We all know that it is important to our overall health that we get some type of exercise. Many people, however, do not know the importance of exercising their brain.
New research indicates that exercise aids the mind on countering the symptoms of dementia in seniors, and that no matter your age, it can boost your brain power!
The mind consists of five main cognitive functions: memory, attention, language, visual-spatial skills and executive function. It is important to challenge and stimulate all five areas to stay mentally sharp.
Here are five brain exercises you can add to your exercise routine:
Memory: Memory is crucial to all of our cognitive activities, such as reading, reasoning and calculation. A fun way to train the brain’s memory is by listening to music. Choose a song you do not know and memorize it. It will boost your levels of acetylcholine and, as an added bonus, it will lighten your mood. Acetylcholine helps build your brain, and improve your memory. You can take some challenges to train your brain too! Try getting dressed in the dark or brushing your teeth with the opposite hand.
Attention: It is important to maintain strong concentration – the type of concentration that isn’t disrupted by noise or other distractions. Improving your attention can be as easy as changing your daily routine. Take a different way to work, rearrange your desk or move your furniture. These steps will make your brain wake up from formed habits and begin paying close attention again. These steps can make you a pro at multitasking!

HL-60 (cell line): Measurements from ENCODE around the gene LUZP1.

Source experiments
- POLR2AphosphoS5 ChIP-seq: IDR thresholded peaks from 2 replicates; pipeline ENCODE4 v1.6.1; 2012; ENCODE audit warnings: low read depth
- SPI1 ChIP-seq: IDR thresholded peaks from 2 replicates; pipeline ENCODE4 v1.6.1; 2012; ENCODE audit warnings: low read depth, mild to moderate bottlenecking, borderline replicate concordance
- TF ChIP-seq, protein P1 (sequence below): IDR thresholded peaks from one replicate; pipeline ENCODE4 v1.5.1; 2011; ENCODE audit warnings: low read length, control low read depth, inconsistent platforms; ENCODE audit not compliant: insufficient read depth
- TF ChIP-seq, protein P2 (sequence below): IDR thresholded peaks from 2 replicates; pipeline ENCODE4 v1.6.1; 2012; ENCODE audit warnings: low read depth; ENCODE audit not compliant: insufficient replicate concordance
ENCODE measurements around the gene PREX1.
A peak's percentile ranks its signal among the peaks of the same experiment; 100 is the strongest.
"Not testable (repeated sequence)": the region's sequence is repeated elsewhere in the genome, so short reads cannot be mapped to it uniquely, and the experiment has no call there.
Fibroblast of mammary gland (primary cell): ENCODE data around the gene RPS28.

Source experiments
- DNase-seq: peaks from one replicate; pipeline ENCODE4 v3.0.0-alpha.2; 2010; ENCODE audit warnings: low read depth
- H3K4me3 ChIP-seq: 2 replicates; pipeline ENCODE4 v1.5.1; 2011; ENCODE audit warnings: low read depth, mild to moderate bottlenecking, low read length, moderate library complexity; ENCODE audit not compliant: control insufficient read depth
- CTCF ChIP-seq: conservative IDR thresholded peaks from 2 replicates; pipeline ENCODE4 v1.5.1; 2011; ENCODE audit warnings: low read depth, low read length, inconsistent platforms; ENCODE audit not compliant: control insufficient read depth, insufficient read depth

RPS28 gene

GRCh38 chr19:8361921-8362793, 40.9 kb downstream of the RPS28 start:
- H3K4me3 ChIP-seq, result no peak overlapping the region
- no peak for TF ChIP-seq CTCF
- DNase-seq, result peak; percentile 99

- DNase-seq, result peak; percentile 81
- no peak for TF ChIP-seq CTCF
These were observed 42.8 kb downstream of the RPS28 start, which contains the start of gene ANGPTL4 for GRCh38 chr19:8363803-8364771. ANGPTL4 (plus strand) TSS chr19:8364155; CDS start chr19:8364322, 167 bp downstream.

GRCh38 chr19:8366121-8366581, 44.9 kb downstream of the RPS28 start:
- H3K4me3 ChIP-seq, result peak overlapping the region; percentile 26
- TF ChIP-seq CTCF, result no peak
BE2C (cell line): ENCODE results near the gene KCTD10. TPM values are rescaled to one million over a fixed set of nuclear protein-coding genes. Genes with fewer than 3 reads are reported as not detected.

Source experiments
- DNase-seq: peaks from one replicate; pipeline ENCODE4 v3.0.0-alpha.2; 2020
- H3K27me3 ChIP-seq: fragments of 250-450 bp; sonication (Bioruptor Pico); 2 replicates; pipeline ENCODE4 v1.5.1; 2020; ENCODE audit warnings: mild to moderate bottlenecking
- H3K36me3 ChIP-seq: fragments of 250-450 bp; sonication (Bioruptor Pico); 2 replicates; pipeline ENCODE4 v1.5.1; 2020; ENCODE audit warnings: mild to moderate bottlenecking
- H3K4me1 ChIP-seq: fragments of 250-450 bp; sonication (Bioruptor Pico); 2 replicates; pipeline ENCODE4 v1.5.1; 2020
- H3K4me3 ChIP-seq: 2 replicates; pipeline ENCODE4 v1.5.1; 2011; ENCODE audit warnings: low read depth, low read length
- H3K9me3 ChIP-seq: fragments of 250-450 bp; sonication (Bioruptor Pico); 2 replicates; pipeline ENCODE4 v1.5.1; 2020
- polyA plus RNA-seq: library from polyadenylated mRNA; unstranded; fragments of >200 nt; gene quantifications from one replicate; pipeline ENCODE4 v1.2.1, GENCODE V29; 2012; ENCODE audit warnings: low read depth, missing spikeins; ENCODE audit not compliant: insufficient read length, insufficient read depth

Language: Language activities challenge your brain to recognise, remember and understand words. They will also strengthen our grammatical skills and expand our vocabulary. To exercise this part of your brain, try reading things you normally would not. For instance, if you only read the lifestyle part of your local newspaper, try adding reading the business or sports sections. By doing so, you are treating your brain to new words.
Visual – spatial: Our world is one of colour. Our brain is analysing visual information essential for us to function within our environment. You can exercise this cognitive function by choosing five items in a room to concentrate on. Remember these items and their locations. Leave the room and try to remember these items and their locations. Two hours later try again to remember the items and their location.
Executive function: We make decisions on a daily basis by using our reasoning skills. Something as fun as video games can help train our executive functions. Also, visiting a friend is a training tool, because we have to engage in conversation where we must think through our responses. Video games require strategy – so the next time your spouse says you’re wasting your time on those games you can let them know you are training your brain!
Now that you have given the brain a good workout, it is time to whip that body into shape!
Our bodies were designed to move, and exercise cuts back your risks of heart disease, cancer, high blood pressure and diabetes. Exercise improves your stamina, strengthens and tones, enhances your flexibility, controls your weight and improves the quality of your life.
Here are ten great exercises that you can do at home, without the need for any equipment: walking, jumping jacks, push-ups, leg lifts, crunches, jogging in place, squats, light weight lifting, dancing and step exercises.
So no more excuses – remember the old saying “Use it or lose it!”